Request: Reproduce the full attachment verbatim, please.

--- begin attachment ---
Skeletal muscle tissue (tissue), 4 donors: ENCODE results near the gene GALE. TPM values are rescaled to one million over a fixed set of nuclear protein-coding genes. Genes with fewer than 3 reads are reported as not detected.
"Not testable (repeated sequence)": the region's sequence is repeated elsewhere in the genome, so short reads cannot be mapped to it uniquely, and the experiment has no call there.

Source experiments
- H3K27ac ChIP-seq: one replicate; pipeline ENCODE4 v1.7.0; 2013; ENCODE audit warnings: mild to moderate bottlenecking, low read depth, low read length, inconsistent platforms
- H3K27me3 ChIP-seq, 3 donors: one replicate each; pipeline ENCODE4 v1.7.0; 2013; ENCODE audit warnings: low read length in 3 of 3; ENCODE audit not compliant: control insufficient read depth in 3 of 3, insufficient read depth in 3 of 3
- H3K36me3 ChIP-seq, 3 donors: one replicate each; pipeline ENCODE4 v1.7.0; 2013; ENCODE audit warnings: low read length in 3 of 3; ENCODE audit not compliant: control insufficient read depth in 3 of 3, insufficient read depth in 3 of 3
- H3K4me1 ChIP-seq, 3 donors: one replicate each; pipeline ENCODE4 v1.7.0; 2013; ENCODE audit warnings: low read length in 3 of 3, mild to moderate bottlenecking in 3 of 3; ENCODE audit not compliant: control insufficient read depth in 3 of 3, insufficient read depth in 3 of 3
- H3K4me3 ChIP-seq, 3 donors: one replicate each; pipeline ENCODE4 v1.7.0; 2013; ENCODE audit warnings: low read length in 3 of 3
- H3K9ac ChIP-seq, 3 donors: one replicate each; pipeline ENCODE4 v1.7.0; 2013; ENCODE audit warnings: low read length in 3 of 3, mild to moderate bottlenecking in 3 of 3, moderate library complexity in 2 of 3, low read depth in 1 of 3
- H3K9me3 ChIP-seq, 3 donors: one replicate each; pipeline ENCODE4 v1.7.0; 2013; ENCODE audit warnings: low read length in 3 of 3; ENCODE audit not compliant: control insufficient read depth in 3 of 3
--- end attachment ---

Skeletal muscle tissue (tissue), 4 donors: ENCODE results near the gene GALE. TPM values are rescaled to one million over a fixed set of nuclear protein-coding genes. Genes with fewer than 3 reads are reported as not detected.
"Not testable (repeated sequence)": the region's sequence is repeated elsewhere in the genome, so short reads cannot be mapped to it uniquely, and the experiment has no call there.

Source experiments
- H3K27ac ChIP-seq: one replicate; pipeline ENCODE4 v1.7.0; 2013; ENCODE audit warnings: mild to moderate bottlenecking, low read depth, low read length, inconsistent platforms
- H3K27me3 ChIP-seq, 3 donors: one replicate each; pipeline ENCODE4 v1.7.0; 2013; ENCODE audit warnings: low read length in 3 of 3; ENCODE audit not compliant: control insufficient read depth in 3 of 3, insufficient read depth in 3 of 3
- H3K36me3 ChIP-seq, 3 donors: one replicate each; pipeline ENCODE4 v1.7.0; 2013; ENCODE audit warnings: low read length in 3 of 3; ENCODE audit not compliant: control insufficient read depth in 3 of 3, insufficient read depth in 3 of 3
- H3K4me1 ChIP-seq, 3 donors: one replicate each; pipeline ENCODE4 v1.7.0; 2013; ENCODE audit warnings: low read length in 3 of 3, mild to moderate bottlenecking in 3 of 3; ENCODE audit not compliant: control insufficient read depth in 3 of 3, insufficient read depth in 3 of 3
- H3K4me3 ChIP-seq, 3 donors: one replicate each; pipeline ENCODE4 v1.7.0; 2013; ENCODE audit warnings: low read length in 3 of 3
- H3K9ac ChIP-seq, 3 donors: one replicate each; pipeline ENCODE4 v1.7.0; 2013; ENCODE audit warnings: low read length in 3 of 3, mild to moderate bottlenecking in 3 of 3, moderate library complexity in 2 of 3, low read depth in 1 of 3
- H3K9me3 ChIP-seq, 3 donors: one replicate each; pipeline ENCODE4 v1.7.0; 2013; ENCODE audit warnings: low read length in 3 of 3; ENCODE audit not compliant: control insufficient read depth in 3 of 3